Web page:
Invoices, statements, reports, quotes and receipts, your business needs
to communicate specific and accurate information with clients and staff
and make sure that everything is watertight from a legal and business
perspective. You want to make sure there is no confusion at all when it
comes to what services you are providing, and the relevant agreements
To create effective, relevant documents, there are four primary factors
you have to consider:
Who is going to be receiving and reading the document? Are they familiar
with your industry and its technicalities? Alternatively, are they
outsiders whom you need to take through these details in a clear and
direct manner? It is essential to get the tone or “voice” of the
document just right.
Professional documents will need to be written formally and may require
specific stipulations laid out in a precise manner. If you are writing
to persuade potential new customers, then the tone can be more relaxed
and friendly. It is good to have a look at other examples of the same
document by other companies in your field to get an indication of what
A good test is to read your text aloud and see if the tone is fit for
purpose. If it sounds stilted or doesn’t get to the point, you will hear
that, and be able to make the necessary changes.
Depending on what you are trying to achieve, the type of document you
are creating can vary widely. Accounting documentation has its
conventions, with set formats for invoices, statements and reminders,
Things are less set in stone when you are looking to create a report or
proposal. You will have to carefully consider what it is that the reader
is looking for, and what benefits you regarding conveying that
information. For example, if you are creating a report for potential
investors, you want to bring figures for productivity and profitability
to the fore. Often, people will have a set idea of what information they
need beforehand, and it is your job to make it as easy as possible for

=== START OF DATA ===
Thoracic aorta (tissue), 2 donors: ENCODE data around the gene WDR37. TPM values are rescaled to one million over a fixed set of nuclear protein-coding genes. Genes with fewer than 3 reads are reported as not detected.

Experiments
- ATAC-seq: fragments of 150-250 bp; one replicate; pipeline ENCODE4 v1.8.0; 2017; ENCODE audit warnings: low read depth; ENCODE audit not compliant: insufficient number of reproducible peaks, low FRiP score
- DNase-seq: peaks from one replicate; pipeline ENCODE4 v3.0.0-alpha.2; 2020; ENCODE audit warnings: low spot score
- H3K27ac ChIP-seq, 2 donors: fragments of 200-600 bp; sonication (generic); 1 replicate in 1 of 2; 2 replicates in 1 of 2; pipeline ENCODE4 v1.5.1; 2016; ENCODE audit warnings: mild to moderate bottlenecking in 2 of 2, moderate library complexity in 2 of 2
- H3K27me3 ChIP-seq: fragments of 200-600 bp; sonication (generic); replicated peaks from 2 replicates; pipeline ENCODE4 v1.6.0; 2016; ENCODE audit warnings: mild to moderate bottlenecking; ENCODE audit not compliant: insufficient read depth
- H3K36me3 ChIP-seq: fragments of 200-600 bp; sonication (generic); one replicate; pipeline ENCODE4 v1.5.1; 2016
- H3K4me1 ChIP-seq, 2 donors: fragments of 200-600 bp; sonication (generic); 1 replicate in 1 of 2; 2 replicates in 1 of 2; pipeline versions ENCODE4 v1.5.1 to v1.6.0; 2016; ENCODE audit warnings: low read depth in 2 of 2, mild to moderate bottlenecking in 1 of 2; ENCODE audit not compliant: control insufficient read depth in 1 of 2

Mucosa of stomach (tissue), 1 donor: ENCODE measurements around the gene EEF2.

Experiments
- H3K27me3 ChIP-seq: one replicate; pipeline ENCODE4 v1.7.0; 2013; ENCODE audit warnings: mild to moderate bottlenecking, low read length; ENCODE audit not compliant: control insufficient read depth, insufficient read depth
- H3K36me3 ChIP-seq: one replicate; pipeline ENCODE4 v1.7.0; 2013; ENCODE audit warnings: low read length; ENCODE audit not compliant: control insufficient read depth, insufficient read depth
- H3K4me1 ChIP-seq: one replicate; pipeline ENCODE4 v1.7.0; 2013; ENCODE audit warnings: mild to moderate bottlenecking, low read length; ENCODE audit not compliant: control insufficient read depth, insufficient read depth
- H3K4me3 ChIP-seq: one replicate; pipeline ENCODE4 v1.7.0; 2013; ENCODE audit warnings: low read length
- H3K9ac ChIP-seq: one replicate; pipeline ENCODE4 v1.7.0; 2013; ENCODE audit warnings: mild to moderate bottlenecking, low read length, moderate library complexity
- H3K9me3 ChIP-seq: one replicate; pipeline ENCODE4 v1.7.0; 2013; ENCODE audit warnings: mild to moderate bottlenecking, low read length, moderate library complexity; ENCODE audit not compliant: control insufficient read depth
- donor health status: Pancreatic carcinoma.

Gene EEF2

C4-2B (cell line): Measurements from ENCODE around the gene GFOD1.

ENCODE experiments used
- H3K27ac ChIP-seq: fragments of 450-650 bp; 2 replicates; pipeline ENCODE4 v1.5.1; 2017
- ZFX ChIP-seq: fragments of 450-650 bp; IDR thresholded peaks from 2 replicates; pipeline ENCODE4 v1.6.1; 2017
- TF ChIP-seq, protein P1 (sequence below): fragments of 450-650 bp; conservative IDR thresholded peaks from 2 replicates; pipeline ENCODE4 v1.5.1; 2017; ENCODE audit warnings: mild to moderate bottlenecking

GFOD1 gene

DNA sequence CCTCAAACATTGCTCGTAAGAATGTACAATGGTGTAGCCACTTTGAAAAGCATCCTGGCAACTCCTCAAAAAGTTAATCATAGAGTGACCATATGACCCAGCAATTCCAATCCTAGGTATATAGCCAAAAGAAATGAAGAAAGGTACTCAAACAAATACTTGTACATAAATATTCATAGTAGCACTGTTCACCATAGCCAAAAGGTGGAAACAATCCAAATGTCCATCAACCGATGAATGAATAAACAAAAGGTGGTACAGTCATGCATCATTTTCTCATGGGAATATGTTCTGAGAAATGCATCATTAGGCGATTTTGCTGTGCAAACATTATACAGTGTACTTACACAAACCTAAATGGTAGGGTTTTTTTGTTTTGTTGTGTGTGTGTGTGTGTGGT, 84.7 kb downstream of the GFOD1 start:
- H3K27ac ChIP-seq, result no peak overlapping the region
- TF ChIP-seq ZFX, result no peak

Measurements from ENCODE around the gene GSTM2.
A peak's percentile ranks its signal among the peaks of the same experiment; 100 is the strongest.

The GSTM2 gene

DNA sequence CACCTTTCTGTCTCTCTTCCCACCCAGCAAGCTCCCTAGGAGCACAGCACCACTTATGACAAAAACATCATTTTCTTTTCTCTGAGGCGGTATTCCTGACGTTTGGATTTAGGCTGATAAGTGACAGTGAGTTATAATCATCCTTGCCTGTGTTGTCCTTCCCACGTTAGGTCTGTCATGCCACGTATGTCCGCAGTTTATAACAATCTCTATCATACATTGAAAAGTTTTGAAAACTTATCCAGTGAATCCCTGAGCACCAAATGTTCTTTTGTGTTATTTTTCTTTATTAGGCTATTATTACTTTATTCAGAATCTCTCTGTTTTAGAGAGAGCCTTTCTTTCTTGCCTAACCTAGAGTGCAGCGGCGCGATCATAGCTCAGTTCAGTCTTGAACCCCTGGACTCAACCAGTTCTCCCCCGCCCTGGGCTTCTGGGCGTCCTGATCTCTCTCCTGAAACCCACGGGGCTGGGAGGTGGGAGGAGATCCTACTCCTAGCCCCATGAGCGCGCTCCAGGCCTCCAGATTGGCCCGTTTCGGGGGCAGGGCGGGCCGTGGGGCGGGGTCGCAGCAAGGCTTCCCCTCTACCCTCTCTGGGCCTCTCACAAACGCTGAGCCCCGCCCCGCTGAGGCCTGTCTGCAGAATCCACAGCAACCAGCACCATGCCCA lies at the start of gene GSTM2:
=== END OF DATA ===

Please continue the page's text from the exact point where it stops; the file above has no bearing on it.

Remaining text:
them to find it.
By designing your document with ease-of reading in mind, you can engage
the recipient more effectively. Break up different sections with
distinct start and end points. Include headings, an index, page breaks
and white-space to keep the reader’s eye moving.
You should avoid huge, unwieldy walls of text at all costs. If the
reader cannot scan through and find what they need quickly, then you may
have lost their interest, or have to waste time explaining details at a
Graphics such as charts and illustrations can be useful, but think avoid
including too many unnecessarily. You may have a limited amount of page
space, and graphics that don’t serve a definite purpose will eat that
up. As with the text, think about what you are trying to communicate.
It is tempting to base the visual style of your document of personal
preferences, but it is better overall to research what is expected as an
industry standard and conform to that. The feel of the document should
reflect its purpose, and a consistent look should hold up throughout.
You can achieve this by sticking to one or two fonts and two or three
colours. Too many variations will create a disjointed, jumbled style.
The visual style should complement your layout, and appeal to your
target audience. Once you have completed the document, spend some time
to look over it and see if it does work as a whole, in conveying the
message you need it to.
The alternative is to use software that automatically generates the
documents you need, based on criteria previously entered into the
system. Automation has the advantage of a consistent look and layout
every time and avoids the need to input the same information over and
If you are interested in automatically creating attractive, clear
business documents that convey a clear message, SwiftCase can help. Ask
for a demonstration of our powerful business process management